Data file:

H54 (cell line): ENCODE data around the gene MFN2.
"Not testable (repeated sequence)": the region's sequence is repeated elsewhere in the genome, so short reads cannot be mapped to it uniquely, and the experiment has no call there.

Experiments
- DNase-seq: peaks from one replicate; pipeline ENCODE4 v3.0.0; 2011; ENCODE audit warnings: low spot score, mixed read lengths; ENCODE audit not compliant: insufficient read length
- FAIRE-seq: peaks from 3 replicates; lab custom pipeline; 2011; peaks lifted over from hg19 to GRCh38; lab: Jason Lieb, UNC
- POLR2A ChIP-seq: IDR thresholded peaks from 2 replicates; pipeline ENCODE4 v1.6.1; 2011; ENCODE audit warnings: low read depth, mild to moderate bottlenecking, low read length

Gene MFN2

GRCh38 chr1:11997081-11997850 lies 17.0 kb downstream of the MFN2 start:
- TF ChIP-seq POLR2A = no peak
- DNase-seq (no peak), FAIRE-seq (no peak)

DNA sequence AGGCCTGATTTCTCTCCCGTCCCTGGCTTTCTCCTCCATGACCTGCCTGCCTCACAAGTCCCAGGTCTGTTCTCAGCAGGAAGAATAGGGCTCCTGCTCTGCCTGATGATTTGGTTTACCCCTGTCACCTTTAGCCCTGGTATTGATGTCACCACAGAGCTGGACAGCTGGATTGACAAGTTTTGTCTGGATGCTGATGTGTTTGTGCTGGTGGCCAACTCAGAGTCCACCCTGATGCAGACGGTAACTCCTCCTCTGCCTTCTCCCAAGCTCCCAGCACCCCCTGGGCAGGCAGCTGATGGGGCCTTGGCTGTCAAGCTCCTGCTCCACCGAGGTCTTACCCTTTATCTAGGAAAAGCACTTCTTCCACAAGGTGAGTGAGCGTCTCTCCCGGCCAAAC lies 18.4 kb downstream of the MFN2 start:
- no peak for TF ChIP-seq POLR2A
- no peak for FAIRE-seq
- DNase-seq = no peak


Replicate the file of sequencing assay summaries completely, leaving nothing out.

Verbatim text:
H54 (cell line): ENCODE data around the gene MFN2.
"Not testable (repeated sequence)": the region's sequence is repeated elsewhere in the genome, so short reads cannot be mapped to it uniquely, and the experiment has no call there.

Experiments
- DNase-seq: peaks from one replicate; pipeline ENCODE4 v3.0.0; 2011; ENCODE audit warnings: low spot score, mixed read lengths; ENCODE audit not compliant: insufficient read length
- FAIRE-seq: peaks from 3 replicates; lab custom pipeline; 2011; peaks lifted over from hg19 to GRCh38; lab: Jason Lieb, UNC
- POLR2A ChIP-seq: IDR thresholded peaks from 2 replicates; pipeline ENCODE4 v1.6.1; 2011; ENCODE audit warnings: low read depth, mild to moderate bottlenecking, low read length

Gene MFN2

GRCh38 chr1:11997081-11997850 lies 17.0 kb downstream of the MFN2 start:
- TF ChIP-seq POLR2A = no peak
- DNase-seq (no peak), FAIRE-seq (no peak)

DNA sequence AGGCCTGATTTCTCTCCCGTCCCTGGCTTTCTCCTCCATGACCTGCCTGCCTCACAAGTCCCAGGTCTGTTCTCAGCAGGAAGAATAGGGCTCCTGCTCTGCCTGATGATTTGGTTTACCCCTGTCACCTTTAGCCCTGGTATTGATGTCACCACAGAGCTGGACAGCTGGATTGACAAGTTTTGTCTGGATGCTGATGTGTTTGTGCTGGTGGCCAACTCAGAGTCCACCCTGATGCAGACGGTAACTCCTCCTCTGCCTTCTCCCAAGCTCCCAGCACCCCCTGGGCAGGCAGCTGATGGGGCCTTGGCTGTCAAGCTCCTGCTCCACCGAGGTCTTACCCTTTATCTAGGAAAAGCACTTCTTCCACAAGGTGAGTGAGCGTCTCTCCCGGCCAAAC lies 18.4 kb downstream of the MFN2 start:
- no peak for TF ChIP-seq POLR2A
- no peak for FAIRE-seq
- DNase-seq = no peak